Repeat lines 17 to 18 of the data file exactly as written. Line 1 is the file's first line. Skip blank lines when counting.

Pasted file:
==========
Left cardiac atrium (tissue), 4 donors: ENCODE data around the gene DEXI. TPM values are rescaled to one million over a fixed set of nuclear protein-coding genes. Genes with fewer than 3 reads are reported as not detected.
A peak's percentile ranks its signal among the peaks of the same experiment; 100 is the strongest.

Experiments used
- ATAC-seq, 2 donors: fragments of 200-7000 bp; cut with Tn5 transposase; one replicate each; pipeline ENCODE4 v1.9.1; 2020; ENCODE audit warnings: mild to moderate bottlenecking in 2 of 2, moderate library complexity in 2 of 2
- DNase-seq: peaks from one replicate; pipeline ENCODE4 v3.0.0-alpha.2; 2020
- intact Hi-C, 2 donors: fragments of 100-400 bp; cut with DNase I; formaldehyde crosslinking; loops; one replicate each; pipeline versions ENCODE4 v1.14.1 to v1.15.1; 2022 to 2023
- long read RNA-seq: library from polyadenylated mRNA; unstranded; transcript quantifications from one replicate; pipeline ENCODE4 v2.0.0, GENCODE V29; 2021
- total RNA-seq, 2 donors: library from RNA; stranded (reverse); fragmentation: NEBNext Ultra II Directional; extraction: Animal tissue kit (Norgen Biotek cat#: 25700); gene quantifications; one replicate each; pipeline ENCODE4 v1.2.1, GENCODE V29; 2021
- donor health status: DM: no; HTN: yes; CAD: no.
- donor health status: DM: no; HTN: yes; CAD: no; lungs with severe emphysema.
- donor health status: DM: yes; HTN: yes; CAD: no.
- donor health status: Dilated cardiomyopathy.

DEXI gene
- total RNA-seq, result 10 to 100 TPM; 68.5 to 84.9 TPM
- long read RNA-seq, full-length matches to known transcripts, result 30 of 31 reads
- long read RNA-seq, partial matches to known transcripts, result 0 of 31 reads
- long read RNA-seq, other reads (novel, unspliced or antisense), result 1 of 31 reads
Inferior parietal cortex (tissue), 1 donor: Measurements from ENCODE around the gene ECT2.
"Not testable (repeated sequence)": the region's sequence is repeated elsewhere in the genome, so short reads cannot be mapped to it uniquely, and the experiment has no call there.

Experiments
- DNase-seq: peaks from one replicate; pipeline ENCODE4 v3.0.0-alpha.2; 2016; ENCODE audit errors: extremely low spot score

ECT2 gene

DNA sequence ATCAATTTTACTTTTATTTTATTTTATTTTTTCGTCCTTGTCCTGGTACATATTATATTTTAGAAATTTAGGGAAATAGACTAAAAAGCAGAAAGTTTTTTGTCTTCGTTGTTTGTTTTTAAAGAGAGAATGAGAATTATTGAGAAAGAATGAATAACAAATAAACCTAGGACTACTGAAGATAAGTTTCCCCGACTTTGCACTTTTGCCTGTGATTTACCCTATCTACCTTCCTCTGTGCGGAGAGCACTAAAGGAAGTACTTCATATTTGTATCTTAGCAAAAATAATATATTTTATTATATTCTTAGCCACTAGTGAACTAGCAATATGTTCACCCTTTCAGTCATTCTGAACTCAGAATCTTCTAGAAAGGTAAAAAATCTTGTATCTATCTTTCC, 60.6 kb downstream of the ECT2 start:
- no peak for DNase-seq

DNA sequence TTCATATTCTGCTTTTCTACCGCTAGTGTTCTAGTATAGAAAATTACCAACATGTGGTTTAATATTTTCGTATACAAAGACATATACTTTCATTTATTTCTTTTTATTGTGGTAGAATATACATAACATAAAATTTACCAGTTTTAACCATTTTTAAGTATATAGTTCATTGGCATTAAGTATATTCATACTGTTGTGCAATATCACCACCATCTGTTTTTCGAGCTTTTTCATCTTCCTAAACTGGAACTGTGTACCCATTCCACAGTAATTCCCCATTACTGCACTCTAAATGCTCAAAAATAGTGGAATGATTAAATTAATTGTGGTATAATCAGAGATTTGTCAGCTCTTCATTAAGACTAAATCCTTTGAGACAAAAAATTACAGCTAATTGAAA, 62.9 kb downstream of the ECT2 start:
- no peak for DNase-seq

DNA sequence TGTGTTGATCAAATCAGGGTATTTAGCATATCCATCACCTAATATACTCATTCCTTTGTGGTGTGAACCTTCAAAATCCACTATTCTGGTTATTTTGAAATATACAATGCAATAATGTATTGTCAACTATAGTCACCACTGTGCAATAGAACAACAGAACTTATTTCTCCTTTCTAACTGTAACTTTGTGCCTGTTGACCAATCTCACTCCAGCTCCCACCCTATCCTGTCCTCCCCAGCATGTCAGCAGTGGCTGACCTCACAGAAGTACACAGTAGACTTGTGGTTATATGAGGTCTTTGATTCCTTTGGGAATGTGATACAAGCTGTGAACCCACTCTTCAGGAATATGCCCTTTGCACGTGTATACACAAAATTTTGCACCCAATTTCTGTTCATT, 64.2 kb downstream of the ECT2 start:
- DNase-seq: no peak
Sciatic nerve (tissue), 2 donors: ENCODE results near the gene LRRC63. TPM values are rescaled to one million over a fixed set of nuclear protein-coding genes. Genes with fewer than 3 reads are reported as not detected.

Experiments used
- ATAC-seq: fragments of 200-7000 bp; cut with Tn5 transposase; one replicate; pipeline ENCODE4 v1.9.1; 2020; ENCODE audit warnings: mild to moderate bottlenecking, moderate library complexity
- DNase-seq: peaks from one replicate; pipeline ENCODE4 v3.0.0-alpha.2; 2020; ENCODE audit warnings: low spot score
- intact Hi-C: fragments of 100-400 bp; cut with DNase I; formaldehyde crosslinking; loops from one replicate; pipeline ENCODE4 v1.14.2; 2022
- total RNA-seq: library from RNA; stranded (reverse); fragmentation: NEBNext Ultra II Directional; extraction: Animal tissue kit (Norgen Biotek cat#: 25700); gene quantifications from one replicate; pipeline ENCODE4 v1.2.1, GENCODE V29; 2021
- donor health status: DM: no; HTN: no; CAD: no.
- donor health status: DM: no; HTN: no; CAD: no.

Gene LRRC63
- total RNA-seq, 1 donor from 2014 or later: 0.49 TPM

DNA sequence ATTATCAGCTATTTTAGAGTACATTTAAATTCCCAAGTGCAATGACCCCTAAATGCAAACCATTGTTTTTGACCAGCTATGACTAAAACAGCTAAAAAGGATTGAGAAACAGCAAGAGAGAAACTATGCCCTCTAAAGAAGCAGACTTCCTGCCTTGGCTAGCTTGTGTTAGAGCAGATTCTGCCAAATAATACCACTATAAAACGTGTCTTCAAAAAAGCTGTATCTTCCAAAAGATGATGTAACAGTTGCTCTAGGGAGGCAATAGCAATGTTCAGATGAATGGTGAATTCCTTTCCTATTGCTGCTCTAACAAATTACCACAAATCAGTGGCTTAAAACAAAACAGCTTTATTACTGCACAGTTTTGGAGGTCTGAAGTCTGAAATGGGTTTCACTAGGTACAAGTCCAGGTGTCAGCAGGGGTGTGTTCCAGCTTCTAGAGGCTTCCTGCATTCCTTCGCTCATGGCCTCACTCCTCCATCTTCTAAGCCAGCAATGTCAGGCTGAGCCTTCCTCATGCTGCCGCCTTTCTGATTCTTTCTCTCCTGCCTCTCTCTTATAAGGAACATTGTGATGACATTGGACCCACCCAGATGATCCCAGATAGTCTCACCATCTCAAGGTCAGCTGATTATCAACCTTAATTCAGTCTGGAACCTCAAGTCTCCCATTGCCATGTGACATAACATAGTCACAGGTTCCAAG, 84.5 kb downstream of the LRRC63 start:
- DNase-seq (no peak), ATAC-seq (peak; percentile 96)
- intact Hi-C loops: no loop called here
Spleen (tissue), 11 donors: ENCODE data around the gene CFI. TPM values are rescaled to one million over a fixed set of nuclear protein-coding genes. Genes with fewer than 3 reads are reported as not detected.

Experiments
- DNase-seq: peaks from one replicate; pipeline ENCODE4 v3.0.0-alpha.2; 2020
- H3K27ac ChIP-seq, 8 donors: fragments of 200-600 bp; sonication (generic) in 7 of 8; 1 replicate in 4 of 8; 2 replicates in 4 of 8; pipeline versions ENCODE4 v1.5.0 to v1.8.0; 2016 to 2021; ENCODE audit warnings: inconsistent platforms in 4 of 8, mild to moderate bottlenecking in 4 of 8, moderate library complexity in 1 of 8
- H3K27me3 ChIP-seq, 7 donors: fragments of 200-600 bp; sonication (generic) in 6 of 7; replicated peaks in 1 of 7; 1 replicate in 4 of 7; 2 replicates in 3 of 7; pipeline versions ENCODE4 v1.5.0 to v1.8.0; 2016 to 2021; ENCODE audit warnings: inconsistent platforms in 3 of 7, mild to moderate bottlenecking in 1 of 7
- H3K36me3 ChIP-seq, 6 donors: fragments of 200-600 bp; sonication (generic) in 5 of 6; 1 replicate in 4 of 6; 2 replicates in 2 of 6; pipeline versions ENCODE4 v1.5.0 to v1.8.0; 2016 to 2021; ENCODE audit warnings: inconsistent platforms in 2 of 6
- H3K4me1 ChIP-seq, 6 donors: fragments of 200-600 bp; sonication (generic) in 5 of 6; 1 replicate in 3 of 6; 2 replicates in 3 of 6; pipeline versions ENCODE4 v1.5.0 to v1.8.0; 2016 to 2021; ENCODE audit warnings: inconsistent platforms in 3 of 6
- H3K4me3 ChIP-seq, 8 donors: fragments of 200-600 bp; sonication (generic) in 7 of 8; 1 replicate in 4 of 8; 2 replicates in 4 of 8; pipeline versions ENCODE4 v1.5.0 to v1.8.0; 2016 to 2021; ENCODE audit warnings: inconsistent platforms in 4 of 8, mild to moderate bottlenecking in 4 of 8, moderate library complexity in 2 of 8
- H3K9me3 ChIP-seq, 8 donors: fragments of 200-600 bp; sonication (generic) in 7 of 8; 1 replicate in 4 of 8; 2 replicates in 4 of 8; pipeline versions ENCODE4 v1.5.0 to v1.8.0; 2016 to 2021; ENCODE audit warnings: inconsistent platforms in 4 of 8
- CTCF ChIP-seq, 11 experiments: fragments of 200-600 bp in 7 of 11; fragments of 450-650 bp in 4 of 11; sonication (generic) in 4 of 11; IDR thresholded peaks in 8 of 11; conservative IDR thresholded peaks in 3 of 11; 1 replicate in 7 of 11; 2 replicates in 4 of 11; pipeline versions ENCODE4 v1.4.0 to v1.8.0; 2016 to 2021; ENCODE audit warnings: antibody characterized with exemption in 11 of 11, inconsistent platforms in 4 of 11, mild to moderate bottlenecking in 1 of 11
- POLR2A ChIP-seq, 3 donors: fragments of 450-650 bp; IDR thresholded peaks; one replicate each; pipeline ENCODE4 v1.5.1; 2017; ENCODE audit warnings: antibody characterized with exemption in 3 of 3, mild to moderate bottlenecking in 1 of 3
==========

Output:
- long read RNA-seq, other reads (novel, unspliced or antisense), result 1 of 31 reads
Inferior parietal cortex (tissue), 1 donor: Measurements from ENCODE around the gene ECT2.